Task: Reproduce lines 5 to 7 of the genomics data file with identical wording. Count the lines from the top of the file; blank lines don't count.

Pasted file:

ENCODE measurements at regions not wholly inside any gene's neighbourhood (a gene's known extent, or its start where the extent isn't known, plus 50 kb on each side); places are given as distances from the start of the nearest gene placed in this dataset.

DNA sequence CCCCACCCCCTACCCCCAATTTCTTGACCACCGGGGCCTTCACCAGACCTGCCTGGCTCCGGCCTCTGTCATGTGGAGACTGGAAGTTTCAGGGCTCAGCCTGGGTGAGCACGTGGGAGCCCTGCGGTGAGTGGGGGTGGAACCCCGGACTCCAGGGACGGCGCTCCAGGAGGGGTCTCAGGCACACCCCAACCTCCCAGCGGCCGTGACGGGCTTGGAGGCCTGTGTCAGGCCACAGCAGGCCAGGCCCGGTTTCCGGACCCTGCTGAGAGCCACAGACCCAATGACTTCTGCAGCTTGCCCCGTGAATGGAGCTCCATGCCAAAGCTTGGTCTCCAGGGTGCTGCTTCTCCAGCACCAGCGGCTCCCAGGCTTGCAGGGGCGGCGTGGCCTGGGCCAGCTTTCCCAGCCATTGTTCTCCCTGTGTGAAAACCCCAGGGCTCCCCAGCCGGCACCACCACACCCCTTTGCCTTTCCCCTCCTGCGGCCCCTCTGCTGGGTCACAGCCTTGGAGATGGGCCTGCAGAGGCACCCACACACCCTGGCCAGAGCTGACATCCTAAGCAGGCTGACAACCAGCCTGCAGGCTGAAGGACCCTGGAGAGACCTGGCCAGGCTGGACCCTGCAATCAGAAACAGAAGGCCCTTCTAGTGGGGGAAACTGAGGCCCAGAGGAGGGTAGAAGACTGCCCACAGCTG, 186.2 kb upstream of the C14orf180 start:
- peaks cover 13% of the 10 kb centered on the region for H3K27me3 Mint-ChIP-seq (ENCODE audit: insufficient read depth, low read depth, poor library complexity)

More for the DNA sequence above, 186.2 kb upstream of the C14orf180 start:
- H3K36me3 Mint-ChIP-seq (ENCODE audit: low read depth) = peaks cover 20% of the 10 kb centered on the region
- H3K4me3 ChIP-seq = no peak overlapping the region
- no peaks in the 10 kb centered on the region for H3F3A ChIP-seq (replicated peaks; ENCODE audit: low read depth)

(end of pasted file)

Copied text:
- H3K36me3 Mint-ChIP-seq (ENCODE audit: low read depth) = peaks cover 20% of the 10 kb centered on the region
- H3K4me3 ChIP-seq = no peak overlapping the region
- no peaks in the 10 kb centered on the region for H3F3A ChIP-seq (replicated peaks; ENCODE audit: low read depth)